Documented and undocumented workers from across the state will ask Abbott to "meet with the families he hurt throughout his opposition to comprehensive immigration reform."

In the days since the announcement of the pilgrimage and rally, Abbott has threatened a crackdown on sanctuary cities, and announced, along with other Republican governors, that he wouldn't allow a Syrian refugee inside the sacred borders of Texas.

The little governor of a big state plagued by recurrent "100-year" floods and epic droughts spends his time worrying about keeping out immigrants seeking asylum while the citizens of his state struggle with inadequate to no public assistance as they battle to survive the recent ravages of climate change.

While Republicans like Abbott and Donald Trump directly appeal to racial paranoia, Barack Obama continues to pursue racist immigration policies of boosting the powers of ICE and private detention facilities, which have caused untold suffering, even as Obama smoothly talks about his desire for immigrants to find a "path to citizenship."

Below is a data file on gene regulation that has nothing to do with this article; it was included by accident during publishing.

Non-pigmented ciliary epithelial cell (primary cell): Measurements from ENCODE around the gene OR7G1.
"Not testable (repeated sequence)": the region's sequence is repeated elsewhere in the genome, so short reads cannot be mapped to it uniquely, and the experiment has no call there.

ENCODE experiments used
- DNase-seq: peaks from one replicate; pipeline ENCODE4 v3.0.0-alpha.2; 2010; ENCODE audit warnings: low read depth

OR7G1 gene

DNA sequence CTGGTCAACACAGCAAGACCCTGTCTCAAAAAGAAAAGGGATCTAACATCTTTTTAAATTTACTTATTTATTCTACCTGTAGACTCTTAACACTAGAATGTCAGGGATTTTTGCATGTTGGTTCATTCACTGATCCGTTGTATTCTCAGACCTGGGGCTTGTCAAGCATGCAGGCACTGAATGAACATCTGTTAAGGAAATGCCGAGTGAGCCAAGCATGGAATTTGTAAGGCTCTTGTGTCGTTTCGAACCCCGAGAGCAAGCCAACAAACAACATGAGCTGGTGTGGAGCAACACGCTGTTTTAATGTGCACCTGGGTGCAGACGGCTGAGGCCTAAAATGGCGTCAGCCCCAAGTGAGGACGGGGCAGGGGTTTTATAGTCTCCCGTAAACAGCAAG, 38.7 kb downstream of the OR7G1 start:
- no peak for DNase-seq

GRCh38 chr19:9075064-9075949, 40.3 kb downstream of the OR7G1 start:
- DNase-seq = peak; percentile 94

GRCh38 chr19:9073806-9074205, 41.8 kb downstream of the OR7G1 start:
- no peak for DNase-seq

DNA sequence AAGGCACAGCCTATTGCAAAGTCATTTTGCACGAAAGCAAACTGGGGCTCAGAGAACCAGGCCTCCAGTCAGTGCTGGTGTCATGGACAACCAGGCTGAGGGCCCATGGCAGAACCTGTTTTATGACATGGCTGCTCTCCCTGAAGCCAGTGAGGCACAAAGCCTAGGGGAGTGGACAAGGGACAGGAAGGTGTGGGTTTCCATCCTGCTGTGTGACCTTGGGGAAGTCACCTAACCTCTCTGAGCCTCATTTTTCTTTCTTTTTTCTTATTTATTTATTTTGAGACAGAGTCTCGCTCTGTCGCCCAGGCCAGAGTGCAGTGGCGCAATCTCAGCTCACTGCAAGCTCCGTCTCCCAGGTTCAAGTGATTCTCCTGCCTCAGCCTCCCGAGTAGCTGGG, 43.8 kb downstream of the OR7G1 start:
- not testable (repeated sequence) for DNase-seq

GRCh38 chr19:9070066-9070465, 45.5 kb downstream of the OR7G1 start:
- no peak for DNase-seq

"Give me your tired, your poor, your huddled masses yearning to breathe free"--the words of Emma Lazarus are famously inscribed on a plaque at the base of the Statue of Liberty, but they have never guided this country's policy. The image of "the wretched refuge of your teeming shore" is more real today than it's been in decades, but "the homeless, tempest-tossed" are not welcome on these shores, nor any that I know of.

There is, of course, an alternative, and as the planet continues to burn at an alarming rate, there has never been a better time to take it. It's time to take all those shores teeming from capitalist exploitation and imperialist wars and make a planet where we can all live.